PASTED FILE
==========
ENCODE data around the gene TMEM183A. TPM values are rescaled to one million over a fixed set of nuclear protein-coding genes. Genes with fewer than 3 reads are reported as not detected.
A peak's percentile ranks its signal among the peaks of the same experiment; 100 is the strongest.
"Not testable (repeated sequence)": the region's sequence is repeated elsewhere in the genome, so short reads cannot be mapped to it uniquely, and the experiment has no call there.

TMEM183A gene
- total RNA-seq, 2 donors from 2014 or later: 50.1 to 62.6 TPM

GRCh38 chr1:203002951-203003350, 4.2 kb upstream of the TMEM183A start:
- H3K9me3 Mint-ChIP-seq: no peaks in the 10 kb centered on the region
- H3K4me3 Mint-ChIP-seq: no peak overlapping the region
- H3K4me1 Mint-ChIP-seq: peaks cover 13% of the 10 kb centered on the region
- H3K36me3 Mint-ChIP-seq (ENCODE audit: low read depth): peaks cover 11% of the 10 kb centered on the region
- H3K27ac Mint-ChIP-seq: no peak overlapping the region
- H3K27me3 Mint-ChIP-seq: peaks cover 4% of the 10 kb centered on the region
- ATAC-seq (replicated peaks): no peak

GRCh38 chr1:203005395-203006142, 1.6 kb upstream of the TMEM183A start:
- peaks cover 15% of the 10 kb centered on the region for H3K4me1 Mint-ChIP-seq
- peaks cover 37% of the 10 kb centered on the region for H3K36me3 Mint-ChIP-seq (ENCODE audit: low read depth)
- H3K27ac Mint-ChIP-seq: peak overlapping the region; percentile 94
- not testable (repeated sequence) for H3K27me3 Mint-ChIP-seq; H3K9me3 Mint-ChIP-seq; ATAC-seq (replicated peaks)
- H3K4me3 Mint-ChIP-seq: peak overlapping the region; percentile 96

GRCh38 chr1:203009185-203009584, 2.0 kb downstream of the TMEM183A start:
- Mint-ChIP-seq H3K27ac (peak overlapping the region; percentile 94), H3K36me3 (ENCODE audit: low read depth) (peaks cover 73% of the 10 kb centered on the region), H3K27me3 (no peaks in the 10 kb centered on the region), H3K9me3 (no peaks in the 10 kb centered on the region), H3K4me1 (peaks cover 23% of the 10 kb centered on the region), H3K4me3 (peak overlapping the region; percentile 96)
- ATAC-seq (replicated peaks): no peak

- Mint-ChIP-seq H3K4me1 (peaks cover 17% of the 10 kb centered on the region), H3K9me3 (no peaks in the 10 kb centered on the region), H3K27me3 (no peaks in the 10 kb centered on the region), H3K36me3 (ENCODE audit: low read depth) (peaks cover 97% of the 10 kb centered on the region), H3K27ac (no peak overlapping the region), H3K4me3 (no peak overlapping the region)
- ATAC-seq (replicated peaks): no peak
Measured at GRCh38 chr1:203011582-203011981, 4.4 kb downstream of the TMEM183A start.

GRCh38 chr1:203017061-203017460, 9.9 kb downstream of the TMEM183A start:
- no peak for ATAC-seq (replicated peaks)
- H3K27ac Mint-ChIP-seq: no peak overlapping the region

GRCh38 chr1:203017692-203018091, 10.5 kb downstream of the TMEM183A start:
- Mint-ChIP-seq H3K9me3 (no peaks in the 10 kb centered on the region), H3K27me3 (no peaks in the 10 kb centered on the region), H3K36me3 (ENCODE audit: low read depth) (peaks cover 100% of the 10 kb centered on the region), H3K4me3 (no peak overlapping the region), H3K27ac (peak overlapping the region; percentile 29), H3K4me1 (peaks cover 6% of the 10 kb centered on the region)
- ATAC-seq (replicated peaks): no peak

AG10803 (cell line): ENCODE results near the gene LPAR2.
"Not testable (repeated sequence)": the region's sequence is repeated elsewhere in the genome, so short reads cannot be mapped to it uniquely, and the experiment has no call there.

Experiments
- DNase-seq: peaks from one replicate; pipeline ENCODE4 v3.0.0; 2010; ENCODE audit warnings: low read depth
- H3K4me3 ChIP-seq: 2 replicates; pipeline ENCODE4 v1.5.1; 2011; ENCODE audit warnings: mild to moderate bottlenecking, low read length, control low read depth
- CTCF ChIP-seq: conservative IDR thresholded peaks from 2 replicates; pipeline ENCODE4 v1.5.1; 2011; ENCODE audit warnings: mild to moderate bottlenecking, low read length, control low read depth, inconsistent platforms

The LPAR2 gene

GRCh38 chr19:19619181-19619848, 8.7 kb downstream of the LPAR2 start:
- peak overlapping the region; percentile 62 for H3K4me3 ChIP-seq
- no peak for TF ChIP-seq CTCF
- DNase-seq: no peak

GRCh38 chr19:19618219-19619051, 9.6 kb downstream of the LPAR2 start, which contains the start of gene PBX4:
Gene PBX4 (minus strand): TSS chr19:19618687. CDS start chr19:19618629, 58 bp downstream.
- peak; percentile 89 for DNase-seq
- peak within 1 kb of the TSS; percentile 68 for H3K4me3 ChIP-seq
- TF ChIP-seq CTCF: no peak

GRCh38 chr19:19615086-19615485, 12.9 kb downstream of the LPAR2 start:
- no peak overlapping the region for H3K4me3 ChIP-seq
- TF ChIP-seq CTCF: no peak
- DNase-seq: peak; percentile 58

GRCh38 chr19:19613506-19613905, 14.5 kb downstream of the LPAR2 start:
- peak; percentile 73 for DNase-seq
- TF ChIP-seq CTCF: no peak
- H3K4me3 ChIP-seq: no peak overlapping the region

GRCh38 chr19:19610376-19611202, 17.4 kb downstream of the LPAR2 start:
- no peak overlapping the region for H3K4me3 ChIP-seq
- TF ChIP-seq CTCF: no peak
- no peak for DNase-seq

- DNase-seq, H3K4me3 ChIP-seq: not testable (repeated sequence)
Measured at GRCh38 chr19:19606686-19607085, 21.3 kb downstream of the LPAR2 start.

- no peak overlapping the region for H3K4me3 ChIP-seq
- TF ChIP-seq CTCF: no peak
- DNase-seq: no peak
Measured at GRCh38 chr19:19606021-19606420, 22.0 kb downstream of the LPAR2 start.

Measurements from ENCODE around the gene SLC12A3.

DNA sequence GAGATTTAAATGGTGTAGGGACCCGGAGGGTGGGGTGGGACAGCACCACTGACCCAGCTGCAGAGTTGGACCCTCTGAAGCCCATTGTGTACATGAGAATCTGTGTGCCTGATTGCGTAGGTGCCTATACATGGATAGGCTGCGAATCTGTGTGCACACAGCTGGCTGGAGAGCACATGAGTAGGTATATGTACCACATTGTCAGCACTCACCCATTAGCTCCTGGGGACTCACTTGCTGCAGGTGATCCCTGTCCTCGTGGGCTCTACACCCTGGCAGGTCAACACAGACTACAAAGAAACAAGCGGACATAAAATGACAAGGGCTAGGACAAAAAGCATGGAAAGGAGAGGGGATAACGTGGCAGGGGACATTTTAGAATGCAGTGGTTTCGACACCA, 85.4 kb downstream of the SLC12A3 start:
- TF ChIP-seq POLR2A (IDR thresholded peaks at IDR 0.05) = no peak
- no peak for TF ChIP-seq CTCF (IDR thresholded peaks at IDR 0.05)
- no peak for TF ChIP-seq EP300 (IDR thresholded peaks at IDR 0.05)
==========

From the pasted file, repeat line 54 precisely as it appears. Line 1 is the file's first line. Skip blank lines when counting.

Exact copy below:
- TF ChIP-seq CTCF: no peak